The seat of our disease, says Helmut Thielicke, “is not in the branches of our nerves at all but rather in our roots which are stunted and starved.” The eloquent German points out that Martin Luther prayed four hours each day, “not despite his busy life but because only so could he accomplish his gigantic labors.” Luther worked so hard that a little desultory praying would not suffice. “To work without praying and without listening,” continues Thielicke, “means only to grow and spread oneself upward, without striking roots and without an equivalent in the earth.”
—Elton Trueblood, The New Man for Our Time
How are your roots doing these days? Might this be an area in which you exert a bit of Lenten discipline?
Be not angry that you cannot make others as you wish them to be, since you cannot make yourself as you wish to be.
—Imitation of Christ
When the season of Lent is at hand, it is observed in the following manner. Now whereas with us the forty days preceding Easter are observed, here they observe the eight weeks before Easter. This is the reason why they observe eight weeks: On Sundays and Saturdays they do not fast, except on the one Saturday which is the vigil of Easter; when it is necessary to fast. Except on that day, there is absolutely no fasting here on Saturdays at any time during the year. And so, when eight Sundays and seven Saturdays have been deducted from the eight weeks—for it is necessary, as I have just said, to fast on one Saturday—there remain forty-one days which are spent in fasting, which are called here “eortae,” that is to say, Lent.
This is a summary of the fasting practices here during Lent. There are some who, having eaten on Sunday after the dismissal, that is, at the fifth or the sixth hour [11:00am -noon], do not eat again for the whole week until Saturday, following the dismissal from the Anastasis [the cross]. These are the ones who observe the full week’s fast. Having eaten once in the morning on Saturday, they do not eat again in the evening, but only on the following day, on Sunday, that is, do they eat after the dismissal from the church at the fifth hour or later. Afterwards, they do not eat again until the following Saturday, as I have already said. Such is their fate during the Lenten season that they take no leavened bread (for this cannot be eaten at all), no olive oil, nothing which comes from trees, but only water and a little flour soup. And this is what is done throughout Lent.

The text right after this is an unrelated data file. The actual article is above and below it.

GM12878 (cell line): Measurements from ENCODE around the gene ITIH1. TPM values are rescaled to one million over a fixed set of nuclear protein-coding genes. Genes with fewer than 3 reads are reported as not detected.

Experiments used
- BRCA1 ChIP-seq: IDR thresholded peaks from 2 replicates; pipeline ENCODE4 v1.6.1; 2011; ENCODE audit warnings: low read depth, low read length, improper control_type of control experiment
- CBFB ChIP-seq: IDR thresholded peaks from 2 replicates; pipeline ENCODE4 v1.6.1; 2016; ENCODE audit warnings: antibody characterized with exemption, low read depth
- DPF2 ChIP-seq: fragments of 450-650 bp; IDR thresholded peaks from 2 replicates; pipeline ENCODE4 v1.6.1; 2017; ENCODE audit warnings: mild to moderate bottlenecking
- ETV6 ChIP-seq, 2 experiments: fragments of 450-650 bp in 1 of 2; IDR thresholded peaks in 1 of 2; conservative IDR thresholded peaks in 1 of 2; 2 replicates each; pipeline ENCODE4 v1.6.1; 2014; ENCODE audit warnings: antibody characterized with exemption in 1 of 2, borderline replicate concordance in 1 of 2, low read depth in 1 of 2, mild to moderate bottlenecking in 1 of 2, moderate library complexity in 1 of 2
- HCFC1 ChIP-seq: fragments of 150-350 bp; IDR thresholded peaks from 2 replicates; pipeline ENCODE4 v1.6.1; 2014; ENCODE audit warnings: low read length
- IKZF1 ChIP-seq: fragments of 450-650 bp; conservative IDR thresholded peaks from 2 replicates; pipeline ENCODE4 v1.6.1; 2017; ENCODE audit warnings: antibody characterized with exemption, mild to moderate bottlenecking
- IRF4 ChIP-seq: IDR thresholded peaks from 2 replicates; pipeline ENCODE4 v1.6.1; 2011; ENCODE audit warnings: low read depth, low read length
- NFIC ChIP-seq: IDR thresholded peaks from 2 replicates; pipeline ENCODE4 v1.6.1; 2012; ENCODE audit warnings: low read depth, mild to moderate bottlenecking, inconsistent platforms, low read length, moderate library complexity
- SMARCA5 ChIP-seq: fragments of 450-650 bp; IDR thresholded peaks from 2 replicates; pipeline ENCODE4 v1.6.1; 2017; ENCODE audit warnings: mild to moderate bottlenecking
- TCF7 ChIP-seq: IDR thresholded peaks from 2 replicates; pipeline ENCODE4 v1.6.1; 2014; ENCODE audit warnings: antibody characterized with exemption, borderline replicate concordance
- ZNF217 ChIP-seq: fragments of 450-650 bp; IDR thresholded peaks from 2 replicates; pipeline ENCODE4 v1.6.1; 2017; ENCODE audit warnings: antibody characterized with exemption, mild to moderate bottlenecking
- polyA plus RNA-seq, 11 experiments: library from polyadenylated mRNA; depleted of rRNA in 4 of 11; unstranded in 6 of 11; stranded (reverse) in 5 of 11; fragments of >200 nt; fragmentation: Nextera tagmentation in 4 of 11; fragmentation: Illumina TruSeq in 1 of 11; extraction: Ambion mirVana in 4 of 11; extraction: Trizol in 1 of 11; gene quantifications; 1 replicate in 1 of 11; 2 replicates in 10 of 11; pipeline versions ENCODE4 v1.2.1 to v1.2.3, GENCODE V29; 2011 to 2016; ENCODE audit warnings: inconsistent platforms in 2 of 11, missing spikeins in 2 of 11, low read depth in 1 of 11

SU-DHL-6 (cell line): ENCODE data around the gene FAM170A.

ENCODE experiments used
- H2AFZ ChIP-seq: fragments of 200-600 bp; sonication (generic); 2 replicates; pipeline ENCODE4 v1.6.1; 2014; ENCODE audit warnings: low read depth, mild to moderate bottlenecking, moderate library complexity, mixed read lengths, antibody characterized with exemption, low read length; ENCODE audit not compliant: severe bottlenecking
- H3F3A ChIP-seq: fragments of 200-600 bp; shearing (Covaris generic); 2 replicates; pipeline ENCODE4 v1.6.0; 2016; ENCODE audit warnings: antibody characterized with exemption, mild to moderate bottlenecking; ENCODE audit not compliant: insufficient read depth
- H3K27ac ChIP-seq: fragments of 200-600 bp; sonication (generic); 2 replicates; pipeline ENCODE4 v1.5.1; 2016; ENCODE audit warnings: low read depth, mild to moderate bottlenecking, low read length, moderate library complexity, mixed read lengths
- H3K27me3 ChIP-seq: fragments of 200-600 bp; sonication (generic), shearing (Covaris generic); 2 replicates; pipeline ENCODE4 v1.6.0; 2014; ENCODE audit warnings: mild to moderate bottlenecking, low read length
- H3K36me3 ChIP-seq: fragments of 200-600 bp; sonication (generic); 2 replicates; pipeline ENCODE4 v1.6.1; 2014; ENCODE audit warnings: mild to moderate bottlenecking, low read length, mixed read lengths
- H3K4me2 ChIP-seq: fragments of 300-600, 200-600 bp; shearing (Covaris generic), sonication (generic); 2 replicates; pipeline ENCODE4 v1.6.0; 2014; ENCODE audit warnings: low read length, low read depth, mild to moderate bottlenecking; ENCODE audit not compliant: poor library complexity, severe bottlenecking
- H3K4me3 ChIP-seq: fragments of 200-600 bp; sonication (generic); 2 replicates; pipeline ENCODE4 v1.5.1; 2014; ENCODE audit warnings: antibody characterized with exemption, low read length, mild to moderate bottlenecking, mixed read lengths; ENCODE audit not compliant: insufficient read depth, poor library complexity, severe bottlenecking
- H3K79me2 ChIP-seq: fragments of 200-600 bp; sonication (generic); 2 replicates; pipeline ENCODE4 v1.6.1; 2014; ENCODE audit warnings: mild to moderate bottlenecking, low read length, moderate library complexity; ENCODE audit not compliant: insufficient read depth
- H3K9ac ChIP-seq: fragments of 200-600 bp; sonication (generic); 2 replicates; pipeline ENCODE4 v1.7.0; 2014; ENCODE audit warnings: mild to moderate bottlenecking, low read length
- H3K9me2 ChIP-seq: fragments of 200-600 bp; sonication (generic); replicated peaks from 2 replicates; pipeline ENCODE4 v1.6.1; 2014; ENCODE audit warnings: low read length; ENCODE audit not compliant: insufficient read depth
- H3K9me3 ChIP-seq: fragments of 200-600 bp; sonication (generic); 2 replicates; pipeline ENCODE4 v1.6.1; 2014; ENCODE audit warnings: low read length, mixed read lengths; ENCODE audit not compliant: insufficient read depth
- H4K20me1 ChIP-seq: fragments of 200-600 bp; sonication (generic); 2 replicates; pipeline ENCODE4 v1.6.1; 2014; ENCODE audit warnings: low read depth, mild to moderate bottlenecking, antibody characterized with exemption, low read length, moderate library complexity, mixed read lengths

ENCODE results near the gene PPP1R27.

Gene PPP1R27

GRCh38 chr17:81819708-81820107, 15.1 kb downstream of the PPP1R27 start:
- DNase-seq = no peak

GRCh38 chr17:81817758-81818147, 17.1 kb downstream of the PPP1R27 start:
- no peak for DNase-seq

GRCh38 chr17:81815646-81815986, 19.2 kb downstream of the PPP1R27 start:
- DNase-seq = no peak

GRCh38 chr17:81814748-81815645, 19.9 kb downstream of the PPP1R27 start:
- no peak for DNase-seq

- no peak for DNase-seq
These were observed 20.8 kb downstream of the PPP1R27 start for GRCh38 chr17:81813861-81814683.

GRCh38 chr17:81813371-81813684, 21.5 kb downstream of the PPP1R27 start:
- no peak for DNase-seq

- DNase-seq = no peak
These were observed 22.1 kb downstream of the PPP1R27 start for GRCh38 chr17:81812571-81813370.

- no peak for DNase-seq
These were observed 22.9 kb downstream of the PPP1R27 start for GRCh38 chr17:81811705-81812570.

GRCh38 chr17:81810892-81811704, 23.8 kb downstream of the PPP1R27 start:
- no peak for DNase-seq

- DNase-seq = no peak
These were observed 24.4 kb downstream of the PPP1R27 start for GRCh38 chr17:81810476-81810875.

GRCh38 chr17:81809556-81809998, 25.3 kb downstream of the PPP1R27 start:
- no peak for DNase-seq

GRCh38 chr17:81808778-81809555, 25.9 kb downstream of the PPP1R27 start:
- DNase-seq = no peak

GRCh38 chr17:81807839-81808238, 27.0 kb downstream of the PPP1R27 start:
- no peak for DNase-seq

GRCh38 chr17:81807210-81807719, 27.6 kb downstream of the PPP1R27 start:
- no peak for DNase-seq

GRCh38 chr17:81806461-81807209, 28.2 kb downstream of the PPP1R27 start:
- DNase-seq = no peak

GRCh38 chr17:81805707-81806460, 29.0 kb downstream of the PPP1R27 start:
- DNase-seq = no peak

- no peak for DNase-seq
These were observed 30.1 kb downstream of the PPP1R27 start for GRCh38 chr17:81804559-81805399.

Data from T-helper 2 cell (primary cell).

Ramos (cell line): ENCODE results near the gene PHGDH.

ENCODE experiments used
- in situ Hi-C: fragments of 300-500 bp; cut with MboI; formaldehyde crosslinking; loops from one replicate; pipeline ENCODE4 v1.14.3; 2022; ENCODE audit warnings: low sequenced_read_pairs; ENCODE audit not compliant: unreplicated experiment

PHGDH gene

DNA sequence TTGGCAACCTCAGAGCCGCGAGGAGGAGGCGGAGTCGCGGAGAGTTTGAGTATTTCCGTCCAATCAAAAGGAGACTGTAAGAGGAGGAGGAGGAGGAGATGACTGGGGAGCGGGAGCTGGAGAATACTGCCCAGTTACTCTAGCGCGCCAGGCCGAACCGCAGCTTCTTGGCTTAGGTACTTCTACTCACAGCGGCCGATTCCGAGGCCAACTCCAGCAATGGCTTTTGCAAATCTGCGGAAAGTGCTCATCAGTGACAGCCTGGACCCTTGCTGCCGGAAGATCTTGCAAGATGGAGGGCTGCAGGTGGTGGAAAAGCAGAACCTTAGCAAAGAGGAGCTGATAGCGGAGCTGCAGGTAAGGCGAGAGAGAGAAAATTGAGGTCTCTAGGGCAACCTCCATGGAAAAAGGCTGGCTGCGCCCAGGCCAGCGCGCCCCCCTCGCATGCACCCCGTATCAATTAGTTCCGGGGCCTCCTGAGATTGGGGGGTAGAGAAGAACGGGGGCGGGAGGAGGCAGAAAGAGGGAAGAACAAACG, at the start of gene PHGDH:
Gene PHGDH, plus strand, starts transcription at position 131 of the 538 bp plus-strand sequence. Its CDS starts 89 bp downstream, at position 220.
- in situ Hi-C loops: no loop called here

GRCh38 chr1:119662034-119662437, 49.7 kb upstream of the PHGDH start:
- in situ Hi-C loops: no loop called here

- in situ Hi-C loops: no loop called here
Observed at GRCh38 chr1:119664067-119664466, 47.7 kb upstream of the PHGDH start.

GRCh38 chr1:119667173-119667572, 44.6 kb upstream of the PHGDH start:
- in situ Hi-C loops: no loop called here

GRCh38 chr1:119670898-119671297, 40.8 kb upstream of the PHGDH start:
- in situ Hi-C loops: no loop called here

—Egeria, Abbess (late 4th century), The Pilgrimage of Egeria, 27-28.
Sermon delivered on Lent 1B, Sunday, February 22, 2015, at St. Augustine’s Anglican Church, Columbus, OH.
If you would prefer to listen to the audio podcast of this sermon, usually somewhat different from the text below, click here.
Lectionary texts: Genesis 9.8-17; Psalm 25.1-9; 1 Peter 3.18-22; Mark 1.9-15.
In the name of God: the Father, the Son, and the Holy Spirit. Amen.
On Ash Wednesday you recall that I urged us to believe the gospel, the Good News of Jesus Christ, instead of believing in good advice as sadly many Christians do. News, you recall, is about something that has happened and as a result everything changes, either for good or ill. We saw that in the case of the gospel, the Good News is that God has returned to his good but sin-corrupted world to defeat evil, sin, and death on the cross and usher in the beginning of God’s promised new world with the resurrection of Jesus. As a result, we no longer have to live in fear or worry that God has abandoned us. And so this morning I want to continue to work out this theme of why the Good News of Jesus is so critical for us as Christians as we enter this season of Lent (and beyond). Specifically, I want us to examine this theme through the lens of our lessons this morning to see how they can further instruct us.
The first thing we notice in our readings is the presence of mysterious and unseen dark powers and forces actively at work in God’s world to corrupt it and God’s creatures. We don’t like to talk about this dimension of reality much these days because we are afraid that we will be labeled as some kind of weirdo losers who are ignorant or “prescientific” or superstitious or worse. After all, we really have no way to directly observe or measure these forces other than what our bones tell us and so we’ve been told to discount them. But we shouldn’t because as our readings warn us, they are real and they are often the real power behind the human agents of evil. Peter talks about Jesus making proclamation to the spirits in prison. Who are those spirits and where is this prison? More about that in a moment. Mark talks about the Spirit driving Jesus into the wilderness for 40 days where he is tempted by Satan himself, with the wilderness, of course, being a common biblical metaphor to describe all that is desolate and evil and threatening to God’s people (think Exodus). And while the writer of Genesis does not mention the dark powers and principalities explicitly, the context of the story of God making a covenant with Noah and his descendants certainly does. The whole reason God brought a flood to destroy the inhabitants of earth in the first place is because of the increasingly wicked behavior of his image-bearing creatures as outlined in Genesis 4.1-6.8 as well as the mysterious wicked angels we read about in Genesis 6.2ff who took human wives for themselves and mated with them. All this helped corrupt God’s good world and its creatures so badly that God looked at the evil humans had done to his world and was grieved to his heart that he had made his image-bearing creatures in the first place, probably the most terrifying statement in all Scripture.
All this should make us stop during this Lenten season and reflect soberly on evil. When we dismiss the reality of the dark powers in our world and their influence on us, it makes it much easier for those powers to operate in God’s world to corrupt and sicken us, and to use us as their unwitting agents to commit evil. This, combined with the innate human wickedness that led to the flood, should remind us that our own sin and rebellion also help to corrupt and defile God’s good world as well as ourselves. As I have said before, every time we sin it makes us sick.